And then a disc with a dull cover and about which I know absolutely zero slips into the CD player and the world leaps into Technicolor, the ears are revitalised, and the body twitches not only back into life but into extravagant dancing (in the privacy of my own living room, naturally).

Jon Cleary, I have since learnt, is a British-born New Orleans-based keyboardist and singer who recently toured in Bonnie Raitt's band, which means you lucky people who were at her Birmingham gig have seen and heard him in the flesh.

But back to the man's own music - he just happens to lead a band to rival the Big Easy's previous best, The Meters.

There's that same irresistible groove that The Meters did so well, guitars, bass and drums locking into a holding pattern that just won't let you sit still. The vocals are gorgeous, funky and sweet, Cleary sounding a little like Boz Scaggs at times, and the band's acapella number, Best Aint Good Enuff, is certainly good enuff for this listener.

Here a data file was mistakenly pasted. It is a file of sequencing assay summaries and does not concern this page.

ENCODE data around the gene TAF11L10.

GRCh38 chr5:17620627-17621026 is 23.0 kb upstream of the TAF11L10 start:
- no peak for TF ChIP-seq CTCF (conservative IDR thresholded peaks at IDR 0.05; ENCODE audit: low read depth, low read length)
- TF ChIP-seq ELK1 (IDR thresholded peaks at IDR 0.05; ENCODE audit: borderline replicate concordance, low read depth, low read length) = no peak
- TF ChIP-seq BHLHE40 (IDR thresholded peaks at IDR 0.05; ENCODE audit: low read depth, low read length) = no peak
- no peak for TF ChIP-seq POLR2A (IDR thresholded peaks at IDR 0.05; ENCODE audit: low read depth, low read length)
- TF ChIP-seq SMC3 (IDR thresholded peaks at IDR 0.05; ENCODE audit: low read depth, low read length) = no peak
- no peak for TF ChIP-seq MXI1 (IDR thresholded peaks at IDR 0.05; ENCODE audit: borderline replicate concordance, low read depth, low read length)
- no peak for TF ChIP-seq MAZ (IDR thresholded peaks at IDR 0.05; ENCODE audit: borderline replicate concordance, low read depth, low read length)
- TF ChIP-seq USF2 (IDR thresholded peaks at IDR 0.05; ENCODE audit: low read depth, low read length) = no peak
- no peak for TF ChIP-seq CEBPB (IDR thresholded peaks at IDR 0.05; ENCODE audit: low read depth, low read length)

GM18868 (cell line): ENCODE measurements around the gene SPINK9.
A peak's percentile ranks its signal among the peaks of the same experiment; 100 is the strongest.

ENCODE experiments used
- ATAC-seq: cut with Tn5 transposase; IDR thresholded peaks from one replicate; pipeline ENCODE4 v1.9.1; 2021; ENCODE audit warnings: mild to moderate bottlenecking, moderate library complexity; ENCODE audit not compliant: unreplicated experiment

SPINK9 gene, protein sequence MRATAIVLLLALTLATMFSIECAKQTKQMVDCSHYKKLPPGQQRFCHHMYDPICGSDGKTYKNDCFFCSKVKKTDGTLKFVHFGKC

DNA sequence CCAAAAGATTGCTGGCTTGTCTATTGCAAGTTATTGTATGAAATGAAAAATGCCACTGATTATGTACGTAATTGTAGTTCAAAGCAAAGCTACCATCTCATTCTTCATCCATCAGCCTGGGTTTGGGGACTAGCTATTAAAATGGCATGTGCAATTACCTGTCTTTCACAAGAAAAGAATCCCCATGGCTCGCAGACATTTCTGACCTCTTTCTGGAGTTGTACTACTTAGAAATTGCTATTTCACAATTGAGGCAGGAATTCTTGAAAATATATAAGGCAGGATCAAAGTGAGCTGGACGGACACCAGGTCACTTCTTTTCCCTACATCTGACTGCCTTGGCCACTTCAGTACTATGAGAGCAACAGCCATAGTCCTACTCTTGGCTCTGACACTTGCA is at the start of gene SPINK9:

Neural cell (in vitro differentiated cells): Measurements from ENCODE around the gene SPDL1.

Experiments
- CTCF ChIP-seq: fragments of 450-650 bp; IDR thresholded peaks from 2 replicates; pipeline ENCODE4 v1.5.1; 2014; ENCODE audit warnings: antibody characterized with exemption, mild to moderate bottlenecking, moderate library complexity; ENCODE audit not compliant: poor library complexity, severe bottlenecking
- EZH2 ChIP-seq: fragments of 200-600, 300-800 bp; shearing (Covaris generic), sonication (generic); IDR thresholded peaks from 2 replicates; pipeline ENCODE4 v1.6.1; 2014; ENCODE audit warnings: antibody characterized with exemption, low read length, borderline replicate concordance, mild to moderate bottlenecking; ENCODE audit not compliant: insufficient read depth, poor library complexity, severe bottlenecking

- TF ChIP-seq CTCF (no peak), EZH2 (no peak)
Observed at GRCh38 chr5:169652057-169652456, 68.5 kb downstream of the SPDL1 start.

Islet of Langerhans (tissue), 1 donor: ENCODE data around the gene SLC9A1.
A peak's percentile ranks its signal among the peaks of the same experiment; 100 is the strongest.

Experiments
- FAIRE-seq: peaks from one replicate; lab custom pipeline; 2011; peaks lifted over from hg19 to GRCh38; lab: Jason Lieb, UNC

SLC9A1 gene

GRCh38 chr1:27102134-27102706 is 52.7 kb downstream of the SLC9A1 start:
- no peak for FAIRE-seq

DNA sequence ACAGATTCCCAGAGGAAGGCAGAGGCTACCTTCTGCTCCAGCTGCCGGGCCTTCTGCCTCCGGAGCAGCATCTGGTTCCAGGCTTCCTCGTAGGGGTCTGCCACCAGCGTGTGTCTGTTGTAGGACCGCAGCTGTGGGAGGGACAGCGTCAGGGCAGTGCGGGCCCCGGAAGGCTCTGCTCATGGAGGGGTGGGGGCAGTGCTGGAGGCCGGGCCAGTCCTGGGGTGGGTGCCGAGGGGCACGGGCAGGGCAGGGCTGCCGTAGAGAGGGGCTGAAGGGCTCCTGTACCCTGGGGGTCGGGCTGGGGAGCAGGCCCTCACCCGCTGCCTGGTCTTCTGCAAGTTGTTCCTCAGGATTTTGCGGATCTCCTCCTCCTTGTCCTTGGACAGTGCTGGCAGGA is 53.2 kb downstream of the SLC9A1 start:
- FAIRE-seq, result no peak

There's blues here, funk, jazzy tones, rock structures, a soulful tune or two, and it all has a broad smile on its face. That New Orleans shuffle drumming is always a winner, but this boy can also add a Cuban feel which further invigorates it. One of my favourites of the year, after only two plays. HHHHH


Two of the Heels ready to Spring into action - space and invention being two of the keywords
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Title Annotation:Features
Publication:The Birmingham Post (England)
Date:Jul 24, 2004